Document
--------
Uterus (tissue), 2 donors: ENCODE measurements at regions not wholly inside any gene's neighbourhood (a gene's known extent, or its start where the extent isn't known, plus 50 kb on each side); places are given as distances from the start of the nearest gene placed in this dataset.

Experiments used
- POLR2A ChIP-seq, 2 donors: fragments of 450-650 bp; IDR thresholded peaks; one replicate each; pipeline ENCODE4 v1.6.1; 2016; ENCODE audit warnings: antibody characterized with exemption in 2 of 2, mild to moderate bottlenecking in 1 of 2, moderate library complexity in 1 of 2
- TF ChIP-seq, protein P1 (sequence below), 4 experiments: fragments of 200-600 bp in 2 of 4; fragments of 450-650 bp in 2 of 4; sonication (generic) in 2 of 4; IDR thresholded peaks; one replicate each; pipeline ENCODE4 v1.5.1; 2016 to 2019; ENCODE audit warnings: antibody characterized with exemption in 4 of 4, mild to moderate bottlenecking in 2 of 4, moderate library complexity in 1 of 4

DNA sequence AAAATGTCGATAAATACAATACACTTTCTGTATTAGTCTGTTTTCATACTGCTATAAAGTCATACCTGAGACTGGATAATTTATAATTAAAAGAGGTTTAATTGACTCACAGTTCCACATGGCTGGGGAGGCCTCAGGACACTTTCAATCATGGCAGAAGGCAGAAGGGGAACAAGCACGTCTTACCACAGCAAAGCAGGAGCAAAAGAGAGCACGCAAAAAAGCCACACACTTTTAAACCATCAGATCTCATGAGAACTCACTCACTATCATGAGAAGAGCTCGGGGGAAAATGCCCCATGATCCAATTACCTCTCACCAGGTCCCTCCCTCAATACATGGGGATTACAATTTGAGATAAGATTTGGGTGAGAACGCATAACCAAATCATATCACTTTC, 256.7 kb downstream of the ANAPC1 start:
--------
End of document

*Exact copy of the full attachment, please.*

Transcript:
Uterus (tissue), 2 donors: ENCODE measurements at regions not wholly inside any gene's neighbourhood (a gene's known extent, or its start where the extent isn't known, plus 50 kb on each side); places are given as distances from the start of the nearest gene placed in this dataset.

Experiments used
- POLR2A ChIP-seq, 2 donors: fragments of 450-650 bp; IDR thresholded peaks; one replicate each; pipeline ENCODE4 v1.6.1; 2016; ENCODE audit warnings: antibody characterized with exemption in 2 of 2, mild to moderate bottlenecking in 1 of 2, moderate library complexity in 1 of 2
- TF ChIP-seq, protein P1 (sequence below), 4 experiments: fragments of 200-600 bp in 2 of 4; fragments of 450-650 bp in 2 of 4; sonication (generic) in 2 of 4; IDR thresholded peaks; one replicate each; pipeline ENCODE4 v1.5.1; 2016 to 2019; ENCODE audit warnings: antibody characterized with exemption in 4 of 4, mild to moderate bottlenecking in 2 of 4, moderate library complexity in 1 of 4

DNA sequence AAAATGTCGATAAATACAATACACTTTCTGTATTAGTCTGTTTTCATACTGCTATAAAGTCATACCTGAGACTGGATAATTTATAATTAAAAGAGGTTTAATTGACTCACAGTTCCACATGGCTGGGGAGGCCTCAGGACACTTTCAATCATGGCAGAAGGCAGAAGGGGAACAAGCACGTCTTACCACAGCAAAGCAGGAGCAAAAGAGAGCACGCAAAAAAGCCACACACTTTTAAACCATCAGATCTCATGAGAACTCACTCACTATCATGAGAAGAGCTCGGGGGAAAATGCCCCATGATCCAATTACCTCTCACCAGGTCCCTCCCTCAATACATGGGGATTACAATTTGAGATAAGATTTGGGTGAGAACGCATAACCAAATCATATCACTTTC, 256.7 kb downstream of the ANAPC1 start: